So much for camping on range-land! And to think that we’ve been worried about camping in the woods with the bears!

Horse Whispering

160 miles since Glacier National Park and I am sorry to say, dear readers, that most of those miles were in the trees! Through the Bob Marshall Wilderness and most of the Scapegoat Wilderness, the CDT has been routed up and down river valleys in the forrest – our theory is that it’s all the horses’ fault: this is horse country, Rohan in the trees so to speak. The thing to do here is to pay an “outfitter” to take you into the back country on a horse for a weekend or longer. That also involves big tents, a cooking tent, mules to carry the gear and mules to carry horse and mule feed! So you end up with a pack train of 5 to 25 horses. Wonderful to see with the big western saddles and the fine shiny animals. Slightly less fun if you are a hiker in trainers following one of those horse trains. So the horse trails were here first and horses seem not to like the ridges and seem to prefer to be close to lots of water, so the CDT maybe just takes the existing horse-designed trailes rather than forging new, interesting and walker friendly trails higher up? That’s our theory.

Talking of excrement: we also saw lots of bear poo but had no direct contact with the big predators. Still, we had lots of fun trying to throw our bear cord over branches and hoisting our food bags onto a safe branch for night-time storage (10 feet up and 4 feet from the tree trunk) every evening before going to bed.

We had a few interesting things to see: a long limestone escarpment called the Chinese Wall and a hill that took us briefly above the trees. And the last day and a-half of the trail were on the divide itself and above tree line. What a relief!!! The flowers are starting to look a little tired now but in exchange, there are lots of berries to be picked in the forrest: huckle berries, strawberries and whortleberries we’ve eaten already – thimble berries are just about to come out!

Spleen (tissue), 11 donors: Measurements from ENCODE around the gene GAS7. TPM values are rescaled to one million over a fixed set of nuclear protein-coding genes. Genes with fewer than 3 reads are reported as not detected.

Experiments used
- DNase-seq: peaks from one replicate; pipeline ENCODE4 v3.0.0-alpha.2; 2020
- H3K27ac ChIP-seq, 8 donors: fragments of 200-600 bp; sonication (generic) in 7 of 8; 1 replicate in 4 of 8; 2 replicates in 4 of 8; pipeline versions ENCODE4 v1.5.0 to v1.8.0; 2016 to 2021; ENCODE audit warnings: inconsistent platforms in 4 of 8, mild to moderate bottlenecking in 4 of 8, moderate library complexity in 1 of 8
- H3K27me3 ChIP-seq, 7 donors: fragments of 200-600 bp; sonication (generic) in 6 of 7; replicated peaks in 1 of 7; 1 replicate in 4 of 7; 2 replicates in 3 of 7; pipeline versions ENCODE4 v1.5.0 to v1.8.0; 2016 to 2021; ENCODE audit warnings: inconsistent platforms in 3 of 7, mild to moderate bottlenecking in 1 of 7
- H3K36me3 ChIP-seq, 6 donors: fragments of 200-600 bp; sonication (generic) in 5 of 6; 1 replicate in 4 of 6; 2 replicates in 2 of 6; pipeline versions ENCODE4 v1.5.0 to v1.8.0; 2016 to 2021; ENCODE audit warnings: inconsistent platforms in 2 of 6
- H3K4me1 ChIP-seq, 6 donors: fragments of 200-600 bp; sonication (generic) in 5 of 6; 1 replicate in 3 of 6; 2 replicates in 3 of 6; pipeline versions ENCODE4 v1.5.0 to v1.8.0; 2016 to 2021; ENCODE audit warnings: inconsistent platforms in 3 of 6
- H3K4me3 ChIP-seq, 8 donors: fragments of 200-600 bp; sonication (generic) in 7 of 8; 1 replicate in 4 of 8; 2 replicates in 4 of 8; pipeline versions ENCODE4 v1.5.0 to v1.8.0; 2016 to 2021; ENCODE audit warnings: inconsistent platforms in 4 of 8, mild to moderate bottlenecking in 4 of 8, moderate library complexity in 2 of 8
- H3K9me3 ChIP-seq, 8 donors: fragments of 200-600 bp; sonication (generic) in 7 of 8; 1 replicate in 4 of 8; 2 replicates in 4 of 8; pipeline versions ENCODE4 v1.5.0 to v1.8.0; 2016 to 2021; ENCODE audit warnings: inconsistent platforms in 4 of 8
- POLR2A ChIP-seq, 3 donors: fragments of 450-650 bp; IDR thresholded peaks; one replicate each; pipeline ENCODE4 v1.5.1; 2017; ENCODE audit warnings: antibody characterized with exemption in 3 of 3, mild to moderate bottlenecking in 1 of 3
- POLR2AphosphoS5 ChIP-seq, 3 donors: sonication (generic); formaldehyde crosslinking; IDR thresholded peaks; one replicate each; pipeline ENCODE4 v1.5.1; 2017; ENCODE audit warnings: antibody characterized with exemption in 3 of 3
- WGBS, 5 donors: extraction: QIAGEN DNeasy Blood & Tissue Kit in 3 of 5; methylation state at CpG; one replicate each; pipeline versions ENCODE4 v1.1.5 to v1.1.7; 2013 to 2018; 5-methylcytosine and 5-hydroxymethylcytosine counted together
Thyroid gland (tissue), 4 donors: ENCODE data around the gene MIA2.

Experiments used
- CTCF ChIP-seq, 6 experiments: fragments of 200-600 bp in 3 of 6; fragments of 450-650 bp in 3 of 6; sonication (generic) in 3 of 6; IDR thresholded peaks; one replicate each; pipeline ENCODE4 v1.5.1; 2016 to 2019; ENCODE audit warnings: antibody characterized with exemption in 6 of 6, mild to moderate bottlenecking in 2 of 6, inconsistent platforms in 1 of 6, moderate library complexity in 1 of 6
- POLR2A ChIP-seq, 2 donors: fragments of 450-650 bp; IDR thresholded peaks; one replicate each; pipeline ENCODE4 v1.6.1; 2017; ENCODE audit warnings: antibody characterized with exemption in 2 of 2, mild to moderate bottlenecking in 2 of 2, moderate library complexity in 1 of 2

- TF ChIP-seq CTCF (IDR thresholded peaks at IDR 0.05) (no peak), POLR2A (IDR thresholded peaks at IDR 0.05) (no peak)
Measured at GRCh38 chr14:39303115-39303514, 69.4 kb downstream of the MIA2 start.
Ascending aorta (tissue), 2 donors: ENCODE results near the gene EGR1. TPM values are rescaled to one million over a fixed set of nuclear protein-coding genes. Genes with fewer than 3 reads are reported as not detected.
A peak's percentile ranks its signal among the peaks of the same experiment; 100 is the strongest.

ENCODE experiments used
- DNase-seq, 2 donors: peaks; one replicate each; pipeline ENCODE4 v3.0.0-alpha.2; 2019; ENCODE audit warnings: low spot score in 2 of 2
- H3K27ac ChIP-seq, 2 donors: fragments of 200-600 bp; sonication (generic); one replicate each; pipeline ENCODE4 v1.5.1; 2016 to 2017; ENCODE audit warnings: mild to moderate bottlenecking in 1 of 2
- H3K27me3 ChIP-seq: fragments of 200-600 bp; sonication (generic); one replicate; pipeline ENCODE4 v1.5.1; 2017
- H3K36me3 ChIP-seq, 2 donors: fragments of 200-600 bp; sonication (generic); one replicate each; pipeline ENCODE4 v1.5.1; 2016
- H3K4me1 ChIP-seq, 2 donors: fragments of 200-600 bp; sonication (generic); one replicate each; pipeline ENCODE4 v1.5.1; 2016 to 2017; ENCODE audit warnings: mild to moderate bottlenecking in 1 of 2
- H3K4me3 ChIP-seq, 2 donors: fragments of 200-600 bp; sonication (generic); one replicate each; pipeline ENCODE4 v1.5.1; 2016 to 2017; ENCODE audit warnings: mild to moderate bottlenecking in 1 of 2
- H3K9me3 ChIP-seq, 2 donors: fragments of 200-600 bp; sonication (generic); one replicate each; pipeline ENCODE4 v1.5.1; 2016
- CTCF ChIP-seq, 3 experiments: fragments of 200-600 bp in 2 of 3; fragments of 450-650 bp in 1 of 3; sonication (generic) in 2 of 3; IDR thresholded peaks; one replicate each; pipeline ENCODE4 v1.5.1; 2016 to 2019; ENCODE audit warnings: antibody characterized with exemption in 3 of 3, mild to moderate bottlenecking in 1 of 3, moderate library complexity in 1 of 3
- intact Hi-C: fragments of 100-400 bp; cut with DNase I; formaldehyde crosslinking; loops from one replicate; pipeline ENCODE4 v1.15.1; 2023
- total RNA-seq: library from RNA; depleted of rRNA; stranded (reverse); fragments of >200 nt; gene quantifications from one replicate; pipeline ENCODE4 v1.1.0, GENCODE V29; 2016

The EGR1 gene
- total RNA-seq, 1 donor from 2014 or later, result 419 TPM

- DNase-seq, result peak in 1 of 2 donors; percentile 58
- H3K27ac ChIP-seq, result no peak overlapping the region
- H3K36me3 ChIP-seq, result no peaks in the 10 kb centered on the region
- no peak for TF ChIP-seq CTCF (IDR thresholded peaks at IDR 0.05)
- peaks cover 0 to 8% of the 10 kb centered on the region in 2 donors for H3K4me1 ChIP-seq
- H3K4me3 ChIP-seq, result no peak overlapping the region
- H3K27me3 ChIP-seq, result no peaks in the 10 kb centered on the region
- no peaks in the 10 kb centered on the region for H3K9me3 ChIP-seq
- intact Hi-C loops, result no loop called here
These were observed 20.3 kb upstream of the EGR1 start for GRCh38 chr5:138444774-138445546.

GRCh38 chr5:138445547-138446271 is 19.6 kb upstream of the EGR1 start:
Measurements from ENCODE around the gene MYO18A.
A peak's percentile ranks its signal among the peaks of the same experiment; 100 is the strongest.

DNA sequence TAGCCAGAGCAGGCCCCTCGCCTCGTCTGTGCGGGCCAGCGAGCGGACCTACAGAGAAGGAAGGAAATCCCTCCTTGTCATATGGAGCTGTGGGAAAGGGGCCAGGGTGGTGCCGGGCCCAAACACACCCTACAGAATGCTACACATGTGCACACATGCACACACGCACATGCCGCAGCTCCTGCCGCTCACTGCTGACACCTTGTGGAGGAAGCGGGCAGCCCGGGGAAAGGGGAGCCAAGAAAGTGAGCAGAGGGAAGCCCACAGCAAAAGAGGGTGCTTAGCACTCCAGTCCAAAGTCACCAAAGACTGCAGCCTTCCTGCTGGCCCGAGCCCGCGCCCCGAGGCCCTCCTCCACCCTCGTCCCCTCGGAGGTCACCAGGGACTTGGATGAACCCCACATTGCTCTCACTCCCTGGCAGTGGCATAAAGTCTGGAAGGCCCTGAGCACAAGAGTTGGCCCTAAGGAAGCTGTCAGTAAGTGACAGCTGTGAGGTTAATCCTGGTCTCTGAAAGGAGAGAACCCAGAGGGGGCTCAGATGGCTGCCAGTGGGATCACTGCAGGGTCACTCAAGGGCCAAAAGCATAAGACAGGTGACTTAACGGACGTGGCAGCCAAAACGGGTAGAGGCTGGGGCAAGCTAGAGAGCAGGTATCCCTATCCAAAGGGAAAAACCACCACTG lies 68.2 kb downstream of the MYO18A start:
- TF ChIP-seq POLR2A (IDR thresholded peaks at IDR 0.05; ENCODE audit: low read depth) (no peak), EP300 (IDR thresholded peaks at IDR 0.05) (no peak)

We also had a day rest in a small town called Augusta which lies in the Prairies East of the Rockies. Augusta was great! We stayed in a tiny historic hotel from 1917. The town had a grocery store with the motto “if we don’t have it, you don’t need it” painted on the outside. It also had 3 bars where men in check shirts wearing stetsons sat drinking. We even got an excellent vegetarian pizza (though only after some deep soul searching from the lady who runs the diner – vetetarianism is not a common affliction in Montana). I can proudly say that we’ve managed so far not to crack any jokes about “Brokeback Mountain” to any of the locals.

Now we are in a place called Lincoln and are resting up. Our next stop will be the state capital Helena.

Glacier National "walk in the" Park

We hiked south from the Candian border through the rather wonderful Glacier National Park. The week that was in facts and stats:

  • immigration officers (1 Canadian, 2 US)
  • US National Park Rangers (several, all very concerned that we hang our food into the provided bear safe hanging tree over night, make lots of noise on the trail so as not to startle a bear and use the pit toilets at the campsite – “but don’t put trash in them”)
  • moose (10, grazing in a lake)
  • marmots (hoary and very friendly)
  • Columbian ground squirrels (standing bolt-upright like mercats)
  • mountain goats (white as snow with black eyes, kids and nannies)
  • Rocky Mountain bighorn sheep (group of tups lazing around, groups of ewes busy looking after lambs)
  • golden eagles (soaring)
  • bald eagle (soaring)
  • black bear (digging up stuff at the side of the trail)
  • tourists (thousands at the roadside visitor centre – very scary – only a hand-full on the trails)
  • miles walked through the park: aprox 90
  • weather: sunshine, hot
  • flowers: carpets of them (bear grass, forget me not, indian paint brush, penstemon, cinquefoil, Schafgabe, hollyhocks, geraniums, delphiniums, asters, glacier lillies and lots and lots I don’t know by name!)
  • mountains: SPECTACULAR

Many Glacier Lodge outside panob m at Grinell Pass MT3